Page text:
CONCORD, N.H. — Public Service of New Hampshire is looking at whether a little peer pressure can prod people to reduce their electricity use.
Starting this month, the state's largest electric utility will send 25,000 letters to residential customers with special reports about their most recent power usage. About half will see comparisons to their own usage from the previous month, while the others will see their usage compared to their neighbors.
The comparisons won't be between individual homes, but rather will be based on aggregated data about area residents, company spokesman Michael Skelton told The Telegraph (http://bit.ly/1epaGAw ).
He said the idea is based on an approach known informally as "nudging" — or getting people to change their behavior by giving them more information.
"That's part of what we want to measure and experiment (with) — letting customers know how nearby homes are doing. It may get them interested: 'What do they have that I don't have?' 'What practices are they doing that I'm not?'" Skelton said.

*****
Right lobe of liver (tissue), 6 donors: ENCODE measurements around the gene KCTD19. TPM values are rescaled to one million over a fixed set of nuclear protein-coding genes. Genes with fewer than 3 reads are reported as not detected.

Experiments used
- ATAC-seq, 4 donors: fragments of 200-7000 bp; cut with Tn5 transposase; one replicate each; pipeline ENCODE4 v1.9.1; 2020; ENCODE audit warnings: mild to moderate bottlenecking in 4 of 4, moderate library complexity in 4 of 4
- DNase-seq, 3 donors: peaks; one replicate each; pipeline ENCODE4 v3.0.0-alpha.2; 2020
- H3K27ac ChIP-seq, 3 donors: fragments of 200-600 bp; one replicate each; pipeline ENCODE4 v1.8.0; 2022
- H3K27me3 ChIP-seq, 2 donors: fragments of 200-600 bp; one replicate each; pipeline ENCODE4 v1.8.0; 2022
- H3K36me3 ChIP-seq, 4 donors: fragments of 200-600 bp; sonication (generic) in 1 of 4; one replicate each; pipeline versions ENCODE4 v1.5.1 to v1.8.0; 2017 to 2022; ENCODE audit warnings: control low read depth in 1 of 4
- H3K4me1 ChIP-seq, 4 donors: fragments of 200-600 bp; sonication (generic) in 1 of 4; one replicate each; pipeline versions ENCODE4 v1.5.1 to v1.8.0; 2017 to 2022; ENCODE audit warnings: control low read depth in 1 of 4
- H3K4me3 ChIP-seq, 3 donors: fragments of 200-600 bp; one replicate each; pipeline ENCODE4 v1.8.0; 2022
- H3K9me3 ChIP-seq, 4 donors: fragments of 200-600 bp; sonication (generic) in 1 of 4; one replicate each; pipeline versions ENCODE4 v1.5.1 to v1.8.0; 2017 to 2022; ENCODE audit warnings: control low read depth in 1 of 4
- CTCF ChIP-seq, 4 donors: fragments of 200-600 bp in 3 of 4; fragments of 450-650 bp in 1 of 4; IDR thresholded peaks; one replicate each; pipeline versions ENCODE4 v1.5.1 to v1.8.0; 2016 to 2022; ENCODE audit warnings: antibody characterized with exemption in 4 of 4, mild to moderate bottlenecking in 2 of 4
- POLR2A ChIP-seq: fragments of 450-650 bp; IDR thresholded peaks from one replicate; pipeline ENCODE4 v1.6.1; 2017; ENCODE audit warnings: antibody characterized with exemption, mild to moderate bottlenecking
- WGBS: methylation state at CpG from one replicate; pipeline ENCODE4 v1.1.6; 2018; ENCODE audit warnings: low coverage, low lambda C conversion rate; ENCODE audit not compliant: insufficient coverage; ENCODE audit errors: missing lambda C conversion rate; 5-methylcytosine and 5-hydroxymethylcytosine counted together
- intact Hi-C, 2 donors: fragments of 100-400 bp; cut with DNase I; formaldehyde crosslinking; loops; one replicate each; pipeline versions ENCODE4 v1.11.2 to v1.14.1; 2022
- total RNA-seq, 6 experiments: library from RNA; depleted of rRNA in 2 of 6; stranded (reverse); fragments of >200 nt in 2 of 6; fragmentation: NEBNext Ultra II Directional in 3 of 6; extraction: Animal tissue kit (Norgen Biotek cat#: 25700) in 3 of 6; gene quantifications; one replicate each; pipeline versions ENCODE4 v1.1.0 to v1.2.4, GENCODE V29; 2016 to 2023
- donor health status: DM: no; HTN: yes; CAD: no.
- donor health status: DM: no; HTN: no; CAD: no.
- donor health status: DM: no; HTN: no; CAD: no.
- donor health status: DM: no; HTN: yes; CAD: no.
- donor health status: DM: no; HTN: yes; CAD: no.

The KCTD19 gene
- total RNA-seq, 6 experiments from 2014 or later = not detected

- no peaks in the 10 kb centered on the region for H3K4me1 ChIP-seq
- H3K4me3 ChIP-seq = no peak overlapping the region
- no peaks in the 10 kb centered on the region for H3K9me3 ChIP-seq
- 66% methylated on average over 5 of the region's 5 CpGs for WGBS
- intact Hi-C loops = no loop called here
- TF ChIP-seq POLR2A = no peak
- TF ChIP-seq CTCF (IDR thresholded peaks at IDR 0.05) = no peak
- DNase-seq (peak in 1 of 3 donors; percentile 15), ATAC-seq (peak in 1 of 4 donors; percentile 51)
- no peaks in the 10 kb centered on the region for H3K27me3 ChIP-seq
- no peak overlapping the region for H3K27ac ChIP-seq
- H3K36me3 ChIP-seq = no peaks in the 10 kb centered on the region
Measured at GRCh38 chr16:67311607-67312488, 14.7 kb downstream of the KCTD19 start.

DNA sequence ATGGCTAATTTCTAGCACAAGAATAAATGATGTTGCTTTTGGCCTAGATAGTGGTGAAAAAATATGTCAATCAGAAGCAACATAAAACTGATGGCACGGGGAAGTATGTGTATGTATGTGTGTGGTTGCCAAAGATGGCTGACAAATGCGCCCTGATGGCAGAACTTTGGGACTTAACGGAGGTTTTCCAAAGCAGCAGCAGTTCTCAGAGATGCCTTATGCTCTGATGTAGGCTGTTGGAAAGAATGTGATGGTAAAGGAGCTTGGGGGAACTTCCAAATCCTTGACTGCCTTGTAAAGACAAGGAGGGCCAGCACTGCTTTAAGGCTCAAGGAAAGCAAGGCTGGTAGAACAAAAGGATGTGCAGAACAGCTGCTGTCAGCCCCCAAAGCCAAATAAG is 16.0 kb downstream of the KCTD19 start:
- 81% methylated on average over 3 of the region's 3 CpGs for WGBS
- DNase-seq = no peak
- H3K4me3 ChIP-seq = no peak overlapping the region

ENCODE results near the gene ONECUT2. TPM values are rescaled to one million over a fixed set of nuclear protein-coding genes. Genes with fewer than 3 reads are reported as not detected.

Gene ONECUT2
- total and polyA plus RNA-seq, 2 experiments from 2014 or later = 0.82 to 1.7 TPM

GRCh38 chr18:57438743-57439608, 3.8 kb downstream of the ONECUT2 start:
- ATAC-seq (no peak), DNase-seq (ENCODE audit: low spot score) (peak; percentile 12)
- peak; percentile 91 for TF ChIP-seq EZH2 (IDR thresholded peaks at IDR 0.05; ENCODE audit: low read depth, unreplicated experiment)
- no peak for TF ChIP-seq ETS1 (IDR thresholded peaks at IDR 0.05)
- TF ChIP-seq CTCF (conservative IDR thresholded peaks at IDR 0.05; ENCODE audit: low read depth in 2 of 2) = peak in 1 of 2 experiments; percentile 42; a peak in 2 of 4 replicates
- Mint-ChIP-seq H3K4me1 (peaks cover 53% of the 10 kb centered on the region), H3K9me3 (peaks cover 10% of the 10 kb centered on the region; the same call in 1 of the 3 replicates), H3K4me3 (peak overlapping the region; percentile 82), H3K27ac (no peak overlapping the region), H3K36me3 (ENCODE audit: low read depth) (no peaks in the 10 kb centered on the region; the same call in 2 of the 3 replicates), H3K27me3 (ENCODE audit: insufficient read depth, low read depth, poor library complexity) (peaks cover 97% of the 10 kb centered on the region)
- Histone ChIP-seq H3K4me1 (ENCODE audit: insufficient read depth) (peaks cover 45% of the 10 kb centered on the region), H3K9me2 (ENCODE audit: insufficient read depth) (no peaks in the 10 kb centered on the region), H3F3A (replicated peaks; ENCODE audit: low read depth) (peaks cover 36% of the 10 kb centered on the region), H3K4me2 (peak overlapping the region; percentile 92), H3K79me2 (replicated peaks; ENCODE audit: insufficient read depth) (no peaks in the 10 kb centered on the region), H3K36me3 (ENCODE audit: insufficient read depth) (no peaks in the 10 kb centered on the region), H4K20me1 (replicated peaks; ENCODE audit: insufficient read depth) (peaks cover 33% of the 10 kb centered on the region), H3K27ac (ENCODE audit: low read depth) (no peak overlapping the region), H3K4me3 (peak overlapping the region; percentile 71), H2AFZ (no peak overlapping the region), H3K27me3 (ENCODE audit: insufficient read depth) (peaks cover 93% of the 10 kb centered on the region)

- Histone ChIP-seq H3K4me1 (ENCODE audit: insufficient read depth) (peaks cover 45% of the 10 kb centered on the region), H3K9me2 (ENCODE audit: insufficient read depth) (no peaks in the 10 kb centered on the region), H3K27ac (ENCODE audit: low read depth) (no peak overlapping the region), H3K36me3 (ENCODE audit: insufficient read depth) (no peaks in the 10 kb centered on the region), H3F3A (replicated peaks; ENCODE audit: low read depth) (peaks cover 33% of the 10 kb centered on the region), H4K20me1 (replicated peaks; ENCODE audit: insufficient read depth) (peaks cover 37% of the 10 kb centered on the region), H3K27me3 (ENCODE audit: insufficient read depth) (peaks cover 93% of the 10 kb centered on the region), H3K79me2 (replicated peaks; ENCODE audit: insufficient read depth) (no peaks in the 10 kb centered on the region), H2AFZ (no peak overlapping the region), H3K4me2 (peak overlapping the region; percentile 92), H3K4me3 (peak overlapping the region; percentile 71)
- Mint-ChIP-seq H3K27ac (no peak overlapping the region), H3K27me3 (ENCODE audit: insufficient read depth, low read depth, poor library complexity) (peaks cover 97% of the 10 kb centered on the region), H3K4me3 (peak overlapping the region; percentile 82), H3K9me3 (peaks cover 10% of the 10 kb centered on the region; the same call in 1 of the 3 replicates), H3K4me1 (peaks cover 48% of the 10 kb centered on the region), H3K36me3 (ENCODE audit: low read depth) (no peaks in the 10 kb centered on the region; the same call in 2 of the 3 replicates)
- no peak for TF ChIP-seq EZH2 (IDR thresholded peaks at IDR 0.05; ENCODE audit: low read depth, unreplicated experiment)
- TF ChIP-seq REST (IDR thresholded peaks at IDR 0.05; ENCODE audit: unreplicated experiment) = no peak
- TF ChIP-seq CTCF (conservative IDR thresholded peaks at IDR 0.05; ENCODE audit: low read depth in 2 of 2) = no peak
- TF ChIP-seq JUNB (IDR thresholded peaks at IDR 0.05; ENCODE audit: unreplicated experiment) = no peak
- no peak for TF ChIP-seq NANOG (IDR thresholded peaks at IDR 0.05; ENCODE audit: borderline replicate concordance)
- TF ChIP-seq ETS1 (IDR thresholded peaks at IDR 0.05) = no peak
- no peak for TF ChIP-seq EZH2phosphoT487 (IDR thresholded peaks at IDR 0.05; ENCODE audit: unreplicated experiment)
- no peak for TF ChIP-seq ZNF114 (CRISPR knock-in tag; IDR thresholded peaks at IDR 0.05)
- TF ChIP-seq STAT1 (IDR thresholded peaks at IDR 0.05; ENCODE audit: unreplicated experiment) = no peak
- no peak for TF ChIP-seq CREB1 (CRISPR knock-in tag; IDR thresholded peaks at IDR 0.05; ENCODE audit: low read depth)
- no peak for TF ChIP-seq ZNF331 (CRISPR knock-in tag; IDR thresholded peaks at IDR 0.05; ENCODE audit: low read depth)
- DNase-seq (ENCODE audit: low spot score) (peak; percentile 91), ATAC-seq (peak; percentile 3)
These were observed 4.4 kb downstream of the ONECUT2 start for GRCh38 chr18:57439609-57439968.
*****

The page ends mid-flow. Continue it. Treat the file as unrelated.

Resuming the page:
A 2009 study by the National Bureau of Economic Research found that people in California and Washington state cut electricity or natural gas use by 1 to 2 percent when shown that other homes nearby were more efficient.
The Home Energy Report program also will give customers access to an interactive Web portal where they can review efficiency tips, do an automated 30-second home energy audit and develop a savings plan. Some customers also will be eligible to earn rewards, such as gift cards, based on energy savings they achieve.
Information from: The Telegraph, http://www.nashuatelegraph.com